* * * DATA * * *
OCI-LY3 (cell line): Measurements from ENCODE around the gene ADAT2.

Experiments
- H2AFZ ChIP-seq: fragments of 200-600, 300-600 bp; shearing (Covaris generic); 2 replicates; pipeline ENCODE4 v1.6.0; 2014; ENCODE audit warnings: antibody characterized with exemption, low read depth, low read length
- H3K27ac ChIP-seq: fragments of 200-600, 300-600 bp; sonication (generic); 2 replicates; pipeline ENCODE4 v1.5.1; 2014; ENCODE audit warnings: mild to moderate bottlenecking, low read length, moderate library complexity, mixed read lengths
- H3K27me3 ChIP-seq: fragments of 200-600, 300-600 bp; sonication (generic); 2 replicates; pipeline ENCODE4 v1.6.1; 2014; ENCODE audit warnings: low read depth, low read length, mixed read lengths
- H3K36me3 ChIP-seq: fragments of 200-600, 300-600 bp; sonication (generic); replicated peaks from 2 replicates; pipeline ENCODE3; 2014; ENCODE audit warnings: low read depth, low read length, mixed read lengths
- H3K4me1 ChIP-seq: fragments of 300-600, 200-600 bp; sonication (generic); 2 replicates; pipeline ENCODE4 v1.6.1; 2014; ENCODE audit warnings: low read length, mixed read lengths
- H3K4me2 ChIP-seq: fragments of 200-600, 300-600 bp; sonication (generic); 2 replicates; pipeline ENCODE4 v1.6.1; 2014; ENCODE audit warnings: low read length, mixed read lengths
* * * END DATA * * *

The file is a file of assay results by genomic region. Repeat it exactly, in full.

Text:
OCI-LY3 (cell line): Measurements from ENCODE around the gene ADAT2.

Experiments
- H2AFZ ChIP-seq: fragments of 200-600, 300-600 bp; shearing (Covaris generic); 2 replicates; pipeline ENCODE4 v1.6.0; 2014; ENCODE audit warnings: antibody characterized with exemption, low read depth, low read length
- H3K27ac ChIP-seq: fragments of 200-600, 300-600 bp; sonication (generic); 2 replicates; pipeline ENCODE4 v1.5.1; 2014; ENCODE audit warnings: mild to moderate bottlenecking, low read length, moderate library complexity, mixed read lengths
- H3K27me3 ChIP-seq: fragments of 200-600, 300-600 bp; sonication (generic); 2 replicates; pipeline ENCODE4 v1.6.1; 2014; ENCODE audit warnings: low read depth, low read length, mixed read lengths
- H3K36me3 ChIP-seq: fragments of 200-600, 300-600 bp; sonication (generic); replicated peaks from 2 replicates; pipeline ENCODE3; 2014; ENCODE audit warnings: low read depth, low read length, mixed read lengths
- H3K4me1 ChIP-seq: fragments of 300-600, 200-600 bp; sonication (generic); 2 replicates; pipeline ENCODE4 v1.6.1; 2014; ENCODE audit warnings: low read length, mixed read lengths
- H3K4me2 ChIP-seq: fragments of 200-600, 300-600 bp; sonication (generic); 2 replicates; pipeline ENCODE4 v1.6.1; 2014; ENCODE audit warnings: low read length, mixed read lengths